Gentle Giant Award

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wilsonwebCharles B. Wilson, M.D.
University Of California, San Francisco
2002 Award Recipient

UCSF Professor Emeritus Charlie Wilson was honored on Saturday February 2nd 2002, in recognition of his outstanding contributions and dedication to the field of pituitary/endocrine medicine at the First Annual Gentle Giant Award Dinner.

The event was held at the Delancey Street Foundation, Town Hall, 600 Embarcadero, San Francisco.

Wilson is recognized worldwide for his surgical skills and commitment toward research and medical advancement. He has served on local, state and national committees and has served as a consultant in health care. Most notably, Wilson popularized and perfected the transsphenoidal approach to pituitary tumors by proving its effectiveness and safety. He has performed more than 3,300 transphenoidal surgeries for a pituitary tumor at UCSF Medical Center. His skills in surgery as well as in research have helped patients all over the world.

In 1968, Wilson was invited to UCSF to serve as professor and chairman of the neurosurgery division and to establish a laboratory for the study of brain tumors. By 1970, he had established the department of neurological surgery and the Brain Tumor Research Center (BTRC), a national cancer research center, which has been continuously funded by the National Institutes of Health since 1971. As director of the BTRC, Wilson realized an integrally related program of basic science and clinical research. The BTRC treats over 500 brain tumor patients each year, contributes extensively to basic and applied research in neuro-oncology, trains numerous neuro-oncologists and clinical and basic scientists in brain tumor research, and provides continuing education and consultation for private practitioners.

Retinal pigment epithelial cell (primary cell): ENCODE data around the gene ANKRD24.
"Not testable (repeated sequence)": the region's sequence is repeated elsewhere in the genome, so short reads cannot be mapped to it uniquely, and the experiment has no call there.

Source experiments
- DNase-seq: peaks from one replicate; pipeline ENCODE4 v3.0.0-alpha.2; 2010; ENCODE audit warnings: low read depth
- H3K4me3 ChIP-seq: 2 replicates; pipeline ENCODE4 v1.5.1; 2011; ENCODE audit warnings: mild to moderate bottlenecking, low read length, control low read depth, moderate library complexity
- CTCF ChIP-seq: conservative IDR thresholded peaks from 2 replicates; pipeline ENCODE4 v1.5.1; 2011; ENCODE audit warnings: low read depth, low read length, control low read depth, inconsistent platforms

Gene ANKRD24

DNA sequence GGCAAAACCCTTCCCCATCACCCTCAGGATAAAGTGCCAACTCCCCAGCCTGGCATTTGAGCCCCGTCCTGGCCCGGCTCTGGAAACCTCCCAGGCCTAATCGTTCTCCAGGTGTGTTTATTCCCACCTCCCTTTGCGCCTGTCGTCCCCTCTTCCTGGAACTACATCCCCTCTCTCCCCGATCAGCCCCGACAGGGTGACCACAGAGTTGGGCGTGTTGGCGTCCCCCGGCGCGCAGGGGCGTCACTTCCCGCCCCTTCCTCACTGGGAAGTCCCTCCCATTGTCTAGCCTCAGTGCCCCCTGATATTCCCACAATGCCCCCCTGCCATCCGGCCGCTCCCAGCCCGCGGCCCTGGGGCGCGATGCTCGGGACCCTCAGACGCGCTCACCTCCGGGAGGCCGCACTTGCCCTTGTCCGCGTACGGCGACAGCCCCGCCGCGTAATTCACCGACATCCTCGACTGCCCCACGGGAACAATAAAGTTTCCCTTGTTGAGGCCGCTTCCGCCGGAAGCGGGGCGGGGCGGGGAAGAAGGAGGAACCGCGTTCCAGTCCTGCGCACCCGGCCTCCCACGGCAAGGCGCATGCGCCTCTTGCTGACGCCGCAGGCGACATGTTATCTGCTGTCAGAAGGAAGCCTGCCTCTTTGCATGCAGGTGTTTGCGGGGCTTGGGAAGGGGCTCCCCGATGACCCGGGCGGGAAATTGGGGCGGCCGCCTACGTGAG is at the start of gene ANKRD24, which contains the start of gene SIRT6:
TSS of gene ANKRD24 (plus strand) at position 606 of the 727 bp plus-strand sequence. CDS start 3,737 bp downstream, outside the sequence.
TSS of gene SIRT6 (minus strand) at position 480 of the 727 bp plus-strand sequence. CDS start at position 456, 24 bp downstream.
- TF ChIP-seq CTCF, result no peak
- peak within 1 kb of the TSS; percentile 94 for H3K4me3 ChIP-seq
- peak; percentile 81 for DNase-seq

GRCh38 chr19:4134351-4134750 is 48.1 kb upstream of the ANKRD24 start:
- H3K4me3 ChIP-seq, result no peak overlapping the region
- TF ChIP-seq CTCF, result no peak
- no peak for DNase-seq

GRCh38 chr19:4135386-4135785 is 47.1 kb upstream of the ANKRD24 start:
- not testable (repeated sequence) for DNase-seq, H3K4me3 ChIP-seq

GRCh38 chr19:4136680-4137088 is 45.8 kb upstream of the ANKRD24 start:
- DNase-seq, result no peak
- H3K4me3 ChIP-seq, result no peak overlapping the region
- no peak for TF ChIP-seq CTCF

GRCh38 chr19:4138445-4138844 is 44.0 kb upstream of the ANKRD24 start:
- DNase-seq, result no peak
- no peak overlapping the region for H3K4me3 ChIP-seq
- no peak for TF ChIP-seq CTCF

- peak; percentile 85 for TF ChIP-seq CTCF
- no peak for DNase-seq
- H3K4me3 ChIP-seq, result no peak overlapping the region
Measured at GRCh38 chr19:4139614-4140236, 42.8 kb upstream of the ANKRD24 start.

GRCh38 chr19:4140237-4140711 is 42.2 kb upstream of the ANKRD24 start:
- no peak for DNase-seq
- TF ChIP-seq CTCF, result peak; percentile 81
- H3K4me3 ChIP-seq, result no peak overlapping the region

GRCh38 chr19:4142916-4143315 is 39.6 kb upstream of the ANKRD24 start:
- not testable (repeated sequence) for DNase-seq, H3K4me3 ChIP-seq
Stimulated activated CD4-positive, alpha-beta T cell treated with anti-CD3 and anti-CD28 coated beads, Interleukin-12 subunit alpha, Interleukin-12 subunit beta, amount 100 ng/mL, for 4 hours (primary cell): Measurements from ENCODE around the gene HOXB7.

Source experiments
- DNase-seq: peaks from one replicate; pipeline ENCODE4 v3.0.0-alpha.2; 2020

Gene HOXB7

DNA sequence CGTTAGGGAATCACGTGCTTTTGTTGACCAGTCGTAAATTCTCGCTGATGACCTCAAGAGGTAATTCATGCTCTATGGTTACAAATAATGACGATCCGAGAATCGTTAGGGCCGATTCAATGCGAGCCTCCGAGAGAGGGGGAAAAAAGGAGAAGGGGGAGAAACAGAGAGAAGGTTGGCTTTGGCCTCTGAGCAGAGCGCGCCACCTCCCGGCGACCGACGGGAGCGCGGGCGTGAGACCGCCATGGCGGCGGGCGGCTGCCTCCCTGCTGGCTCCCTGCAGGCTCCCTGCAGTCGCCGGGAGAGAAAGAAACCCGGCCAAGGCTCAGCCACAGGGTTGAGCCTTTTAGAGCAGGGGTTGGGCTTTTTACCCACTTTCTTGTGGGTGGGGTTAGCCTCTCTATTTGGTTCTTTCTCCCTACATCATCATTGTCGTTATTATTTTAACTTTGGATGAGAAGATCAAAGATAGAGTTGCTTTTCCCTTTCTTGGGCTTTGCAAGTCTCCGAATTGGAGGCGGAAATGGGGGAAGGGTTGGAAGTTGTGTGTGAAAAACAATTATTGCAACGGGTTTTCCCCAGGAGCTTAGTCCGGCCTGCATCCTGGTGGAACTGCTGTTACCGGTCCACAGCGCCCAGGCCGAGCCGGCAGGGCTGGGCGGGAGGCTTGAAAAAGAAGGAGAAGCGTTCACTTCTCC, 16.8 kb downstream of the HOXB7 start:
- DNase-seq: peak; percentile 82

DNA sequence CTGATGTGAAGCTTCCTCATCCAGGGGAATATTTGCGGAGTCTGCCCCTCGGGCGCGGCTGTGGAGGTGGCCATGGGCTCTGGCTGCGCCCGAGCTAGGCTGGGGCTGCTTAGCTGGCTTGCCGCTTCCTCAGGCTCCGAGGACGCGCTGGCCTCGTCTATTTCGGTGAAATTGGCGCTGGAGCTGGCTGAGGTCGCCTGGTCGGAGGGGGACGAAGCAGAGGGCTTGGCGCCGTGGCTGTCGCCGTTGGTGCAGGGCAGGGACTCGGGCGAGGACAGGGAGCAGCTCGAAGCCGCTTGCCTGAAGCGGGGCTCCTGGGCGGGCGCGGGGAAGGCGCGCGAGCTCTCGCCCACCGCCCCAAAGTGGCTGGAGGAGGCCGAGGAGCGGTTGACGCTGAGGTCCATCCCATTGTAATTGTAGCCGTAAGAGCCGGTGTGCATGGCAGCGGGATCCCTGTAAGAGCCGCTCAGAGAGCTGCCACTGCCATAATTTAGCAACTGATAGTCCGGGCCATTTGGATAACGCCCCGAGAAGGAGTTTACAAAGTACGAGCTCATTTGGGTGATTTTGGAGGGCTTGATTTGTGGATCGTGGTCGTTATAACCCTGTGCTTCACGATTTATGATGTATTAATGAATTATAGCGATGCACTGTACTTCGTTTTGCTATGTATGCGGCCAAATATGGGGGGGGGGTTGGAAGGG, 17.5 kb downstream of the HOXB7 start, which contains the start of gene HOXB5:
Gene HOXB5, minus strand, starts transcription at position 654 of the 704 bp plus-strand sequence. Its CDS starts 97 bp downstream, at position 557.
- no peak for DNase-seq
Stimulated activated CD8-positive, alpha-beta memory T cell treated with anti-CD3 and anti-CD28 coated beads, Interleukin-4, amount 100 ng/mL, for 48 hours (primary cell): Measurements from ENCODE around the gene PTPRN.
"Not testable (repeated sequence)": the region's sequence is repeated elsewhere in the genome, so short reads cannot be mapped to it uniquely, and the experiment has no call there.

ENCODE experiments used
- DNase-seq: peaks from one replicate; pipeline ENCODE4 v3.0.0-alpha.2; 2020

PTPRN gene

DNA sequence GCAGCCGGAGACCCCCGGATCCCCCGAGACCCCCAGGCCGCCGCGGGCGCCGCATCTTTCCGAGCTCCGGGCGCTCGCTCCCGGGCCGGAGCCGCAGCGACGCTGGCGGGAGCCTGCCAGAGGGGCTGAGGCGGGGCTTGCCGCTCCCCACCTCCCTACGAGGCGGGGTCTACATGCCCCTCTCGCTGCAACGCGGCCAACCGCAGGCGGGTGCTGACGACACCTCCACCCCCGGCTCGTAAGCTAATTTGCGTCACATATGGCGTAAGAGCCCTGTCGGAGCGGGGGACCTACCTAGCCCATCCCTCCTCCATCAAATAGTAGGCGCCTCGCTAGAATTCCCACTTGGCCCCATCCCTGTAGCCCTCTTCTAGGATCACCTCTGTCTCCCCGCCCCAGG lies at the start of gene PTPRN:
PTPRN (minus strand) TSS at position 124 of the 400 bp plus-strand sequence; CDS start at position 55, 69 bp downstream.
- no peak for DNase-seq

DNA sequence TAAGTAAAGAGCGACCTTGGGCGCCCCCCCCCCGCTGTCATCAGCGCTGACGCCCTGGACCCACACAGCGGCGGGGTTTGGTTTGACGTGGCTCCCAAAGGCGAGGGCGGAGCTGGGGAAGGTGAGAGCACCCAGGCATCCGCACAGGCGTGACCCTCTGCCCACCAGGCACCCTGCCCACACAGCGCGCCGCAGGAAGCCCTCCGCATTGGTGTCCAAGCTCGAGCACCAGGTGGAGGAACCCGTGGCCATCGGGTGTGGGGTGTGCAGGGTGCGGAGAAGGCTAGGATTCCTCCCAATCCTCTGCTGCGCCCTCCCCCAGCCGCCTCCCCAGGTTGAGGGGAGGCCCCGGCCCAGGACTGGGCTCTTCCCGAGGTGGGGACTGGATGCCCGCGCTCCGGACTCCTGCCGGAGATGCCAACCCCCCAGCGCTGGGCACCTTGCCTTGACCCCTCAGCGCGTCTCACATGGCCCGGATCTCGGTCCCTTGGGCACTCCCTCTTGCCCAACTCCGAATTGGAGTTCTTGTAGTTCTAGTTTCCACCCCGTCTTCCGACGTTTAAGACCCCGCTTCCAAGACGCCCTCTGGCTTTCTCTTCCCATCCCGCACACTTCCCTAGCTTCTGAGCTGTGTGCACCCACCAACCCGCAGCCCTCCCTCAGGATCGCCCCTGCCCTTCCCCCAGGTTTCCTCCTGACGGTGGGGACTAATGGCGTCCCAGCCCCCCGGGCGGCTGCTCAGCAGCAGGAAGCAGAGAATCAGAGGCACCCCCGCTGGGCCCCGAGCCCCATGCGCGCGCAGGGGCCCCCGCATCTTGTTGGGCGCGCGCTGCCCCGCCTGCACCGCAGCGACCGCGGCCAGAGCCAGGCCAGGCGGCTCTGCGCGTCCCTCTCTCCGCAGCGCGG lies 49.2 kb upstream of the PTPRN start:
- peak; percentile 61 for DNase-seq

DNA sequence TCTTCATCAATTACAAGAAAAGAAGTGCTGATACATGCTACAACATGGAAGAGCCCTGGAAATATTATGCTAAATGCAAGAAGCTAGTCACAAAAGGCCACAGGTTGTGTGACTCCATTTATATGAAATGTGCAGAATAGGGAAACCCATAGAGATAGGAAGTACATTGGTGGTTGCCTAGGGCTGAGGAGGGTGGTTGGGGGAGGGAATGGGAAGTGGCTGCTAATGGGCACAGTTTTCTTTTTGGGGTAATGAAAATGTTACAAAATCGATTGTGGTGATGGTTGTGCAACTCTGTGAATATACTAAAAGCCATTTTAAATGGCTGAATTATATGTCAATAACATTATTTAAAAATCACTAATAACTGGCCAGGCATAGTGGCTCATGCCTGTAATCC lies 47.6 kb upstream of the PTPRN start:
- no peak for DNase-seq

During the past few years, Wilson has redirected his primary focus to the organization and delivery of health care, in particular the challenges facing academic medicine in response to an environment of new market forces. He served as Senior Associate on Medical Affairs to the President of the University of California, in addition to his clinical practice at UCSF. In 1996, he obtained a Master's degree in Health Administration.

Wilson resigned as chairman of the department of neurological surgery and director of the BTRC in April 1997 to pursue these interests. In July of that year, he was appointed Senior Research Fellow at the nonprofit independent research organization, Institute for the Future in Menlo Park and San Francisco. He now serves as its director, providing expertise in areas such as novel medical technologies, academic medical centers, the future of health care and the impact of genetics and genomics on health and health care. Wilson authored an article, "The Hospital of the Future," which appeared in the September 2001 issue of UCSF Magazine.

Wilson earned his medical degree and received neurosurgical training at Tulane University, where he graduated first in his class in 1954.

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